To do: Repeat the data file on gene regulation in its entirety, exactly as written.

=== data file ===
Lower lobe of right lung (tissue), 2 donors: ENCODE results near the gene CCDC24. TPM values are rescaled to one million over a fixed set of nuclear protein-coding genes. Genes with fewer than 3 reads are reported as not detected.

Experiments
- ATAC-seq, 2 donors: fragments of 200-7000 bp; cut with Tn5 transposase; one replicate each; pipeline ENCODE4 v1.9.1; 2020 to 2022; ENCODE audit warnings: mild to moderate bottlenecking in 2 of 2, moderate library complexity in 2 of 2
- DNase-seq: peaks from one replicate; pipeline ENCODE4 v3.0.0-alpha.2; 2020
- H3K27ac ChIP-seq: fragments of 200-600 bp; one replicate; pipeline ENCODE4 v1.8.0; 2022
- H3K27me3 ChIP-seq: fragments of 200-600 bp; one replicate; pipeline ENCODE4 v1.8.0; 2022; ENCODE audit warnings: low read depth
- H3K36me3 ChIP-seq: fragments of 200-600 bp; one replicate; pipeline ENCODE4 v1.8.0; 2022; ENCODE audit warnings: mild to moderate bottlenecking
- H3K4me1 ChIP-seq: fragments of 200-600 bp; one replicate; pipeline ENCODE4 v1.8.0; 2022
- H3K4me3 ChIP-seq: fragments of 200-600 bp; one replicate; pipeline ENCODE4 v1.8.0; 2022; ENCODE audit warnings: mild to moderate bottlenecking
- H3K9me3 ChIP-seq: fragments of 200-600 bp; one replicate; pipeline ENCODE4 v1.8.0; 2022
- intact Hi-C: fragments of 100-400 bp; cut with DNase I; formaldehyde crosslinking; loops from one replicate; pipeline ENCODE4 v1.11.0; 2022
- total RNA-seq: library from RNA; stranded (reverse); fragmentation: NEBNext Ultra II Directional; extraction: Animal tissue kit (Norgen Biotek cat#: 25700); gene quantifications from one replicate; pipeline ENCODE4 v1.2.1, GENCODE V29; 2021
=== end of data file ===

Lower lobe of right lung (tissue), 2 donors: ENCODE results near the gene CCDC24. TPM values are rescaled to one million over a fixed set of nuclear protein-coding genes. Genes with fewer than 3 reads are reported as not detected.

Experiments
- ATAC-seq, 2 donors: fragments of 200-7000 bp; cut with Tn5 transposase; one replicate each; pipeline ENCODE4 v1.9.1; 2020 to 2022; ENCODE audit warnings: mild to moderate bottlenecking in 2 of 2, moderate library complexity in 2 of 2
- DNase-seq: peaks from one replicate; pipeline ENCODE4 v3.0.0-alpha.2; 2020
- H3K27ac ChIP-seq: fragments of 200-600 bp; one replicate; pipeline ENCODE4 v1.8.0; 2022
- H3K27me3 ChIP-seq: fragments of 200-600 bp; one replicate; pipeline ENCODE4 v1.8.0; 2022; ENCODE audit warnings: low read depth
- H3K36me3 ChIP-seq: fragments of 200-600 bp; one replicate; pipeline ENCODE4 v1.8.0; 2022; ENCODE audit warnings: mild to moderate bottlenecking
- H3K4me1 ChIP-seq: fragments of 200-600 bp; one replicate; pipeline ENCODE4 v1.8.0; 2022
- H3K4me3 ChIP-seq: fragments of 200-600 bp; one replicate; pipeline ENCODE4 v1.8.0; 2022; ENCODE audit warnings: mild to moderate bottlenecking
- H3K9me3 ChIP-seq: fragments of 200-600 bp; one replicate; pipeline ENCODE4 v1.8.0; 2022
- intact Hi-C: fragments of 100-400 bp; cut with DNase I; formaldehyde crosslinking; loops from one replicate; pipeline ENCODE4 v1.11.0; 2022
- total RNA-seq: library from RNA; stranded (reverse); fragmentation: NEBNext Ultra II Directional; extraction: Animal tissue kit (Norgen Biotek cat#: 25700); gene quantifications from one replicate; pipeline ENCODE4 v1.2.1, GENCODE V29; 2021